For most debtors, the bankruptcy hearing is the most daunting part of the bankruptcy process. Whether you are filing Chapter 7 or Chapter 13 bankruptcy, each debtor is required to appear in court for a “meeting of creditors.”
As I have discussed in the past, the meeting of creditors is an opportunity for the Bankruptcy Trustee and your creditors to ask you questions regarding your financial affairs. Most hearings go well and are done in a matter of minutes. But not always!
Here are four questions that tend to surprise people during a meeting of creditors.
1. Did you disclose all property that belongs to your non-filing spouse?
A married couple is not required to file bankruptcy together. One spouse may file bankruptcy and the other spouse is not required to file. However, because California is a community property state, the debtor must disclose all property owned by both the debtor and his or her spouse. By not disclosing all property owned by the non-filing spouse, the debtor would not be able to “exempt” that property. This means that the property of the non-filing spouse may be subject to liquidation by the bankruptcy trustee!
The lesson here is to list all property owned by either spouse.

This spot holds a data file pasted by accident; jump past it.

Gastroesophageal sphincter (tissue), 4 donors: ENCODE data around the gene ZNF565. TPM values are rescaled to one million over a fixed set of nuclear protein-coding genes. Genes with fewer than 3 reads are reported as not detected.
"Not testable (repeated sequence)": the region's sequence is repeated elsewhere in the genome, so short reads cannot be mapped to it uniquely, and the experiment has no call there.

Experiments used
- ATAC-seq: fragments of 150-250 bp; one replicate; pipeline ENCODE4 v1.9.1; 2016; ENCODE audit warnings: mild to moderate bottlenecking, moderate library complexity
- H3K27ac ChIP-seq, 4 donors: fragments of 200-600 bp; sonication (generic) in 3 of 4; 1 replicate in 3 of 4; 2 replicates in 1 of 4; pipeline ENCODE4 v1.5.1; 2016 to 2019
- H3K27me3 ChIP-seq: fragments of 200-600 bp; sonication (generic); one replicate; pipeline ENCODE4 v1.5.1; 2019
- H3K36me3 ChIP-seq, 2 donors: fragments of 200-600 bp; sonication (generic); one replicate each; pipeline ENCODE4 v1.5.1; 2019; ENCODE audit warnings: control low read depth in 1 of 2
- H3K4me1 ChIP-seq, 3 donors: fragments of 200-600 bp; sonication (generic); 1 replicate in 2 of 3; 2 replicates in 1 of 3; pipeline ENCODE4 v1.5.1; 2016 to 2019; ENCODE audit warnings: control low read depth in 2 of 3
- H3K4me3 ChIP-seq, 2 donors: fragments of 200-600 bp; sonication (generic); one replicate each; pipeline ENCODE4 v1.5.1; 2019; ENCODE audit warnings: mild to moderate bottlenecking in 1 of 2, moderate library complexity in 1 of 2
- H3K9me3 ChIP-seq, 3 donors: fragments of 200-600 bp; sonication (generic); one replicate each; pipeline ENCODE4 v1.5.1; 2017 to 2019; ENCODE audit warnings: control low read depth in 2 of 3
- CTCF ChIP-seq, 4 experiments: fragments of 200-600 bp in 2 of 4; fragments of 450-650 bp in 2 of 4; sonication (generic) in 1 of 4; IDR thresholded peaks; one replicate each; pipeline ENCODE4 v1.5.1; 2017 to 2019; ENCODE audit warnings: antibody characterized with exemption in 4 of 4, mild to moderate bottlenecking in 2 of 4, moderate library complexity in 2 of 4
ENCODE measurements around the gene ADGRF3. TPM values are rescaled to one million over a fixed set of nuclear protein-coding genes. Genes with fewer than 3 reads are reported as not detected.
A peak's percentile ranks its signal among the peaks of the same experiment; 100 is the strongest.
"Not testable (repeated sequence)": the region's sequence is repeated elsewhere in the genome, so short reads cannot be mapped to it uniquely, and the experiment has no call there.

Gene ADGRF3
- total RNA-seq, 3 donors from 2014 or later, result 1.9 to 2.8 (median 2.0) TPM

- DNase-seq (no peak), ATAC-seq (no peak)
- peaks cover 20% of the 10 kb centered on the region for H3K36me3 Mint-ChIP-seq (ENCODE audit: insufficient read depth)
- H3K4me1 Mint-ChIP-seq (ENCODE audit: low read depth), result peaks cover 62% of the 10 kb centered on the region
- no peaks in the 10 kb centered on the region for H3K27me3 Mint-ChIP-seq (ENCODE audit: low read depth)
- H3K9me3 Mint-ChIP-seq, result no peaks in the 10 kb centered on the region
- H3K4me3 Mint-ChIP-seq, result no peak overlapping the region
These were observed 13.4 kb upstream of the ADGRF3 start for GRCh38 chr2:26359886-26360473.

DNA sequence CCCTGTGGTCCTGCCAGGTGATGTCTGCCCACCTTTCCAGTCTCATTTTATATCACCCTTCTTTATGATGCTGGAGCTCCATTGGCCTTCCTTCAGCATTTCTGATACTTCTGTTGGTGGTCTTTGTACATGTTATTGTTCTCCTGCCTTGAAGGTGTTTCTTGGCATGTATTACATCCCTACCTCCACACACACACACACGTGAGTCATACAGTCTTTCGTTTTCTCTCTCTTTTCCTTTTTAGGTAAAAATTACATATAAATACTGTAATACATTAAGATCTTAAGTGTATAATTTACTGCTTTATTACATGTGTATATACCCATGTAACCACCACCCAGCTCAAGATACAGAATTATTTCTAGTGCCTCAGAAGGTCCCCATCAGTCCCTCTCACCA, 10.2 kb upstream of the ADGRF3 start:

2. Have you paid any money to family in the past year?
Money paid to family in the 12 months prior to the filing of the bankruptcy (and sometimes longer too!) can be recovered by the Bankruptcy Trustee. Some debtors don’t think that it is important to disclose payments to family on debts. This is because the debtor intends to repay the family member after the bankruptcy. This can cause a lot of trouble for a debtor in a bankruptcy. All debts, even debts that a debtor intends to repay after the case, must be disclosed to the court.
The lesson here is that if you have repaid a family member a loan prior to the filing of a bankruptcy, you must discuss this with your attorney. There are plenty of options here, but it must be discussed prior to the filing of your bankruptcy!
3. Why are you filing bankruptcy?
Most Bankruptcy Trustees don’t ask the reason behind your bankruptcy filing. But some do! Make sure that you have a concise, easy-to-understand answer to this question. You might be surprised by some of the answers I have heard from debtors while waiting in court.
4. Are you entitled to any money such as lottery winnings?
Can you imagine filing bankruptcy and then winning the lottery? It actually happens. In some cases the bankruptcy trustee will have the right to recover these lottery winnings for the benefit of your creditors. Even though this situation sounds unlikely, if it does actually happen, the debtor must disclose recent lottery winnings. Failure to do so can result in the revocation of your bankruptcy discharge, and in some cases, even prosecution!
If you have any questions about filing Chapter 7 or Chapter 13 bankruptcy in Sacramento, please call my office at (916) 333-2222.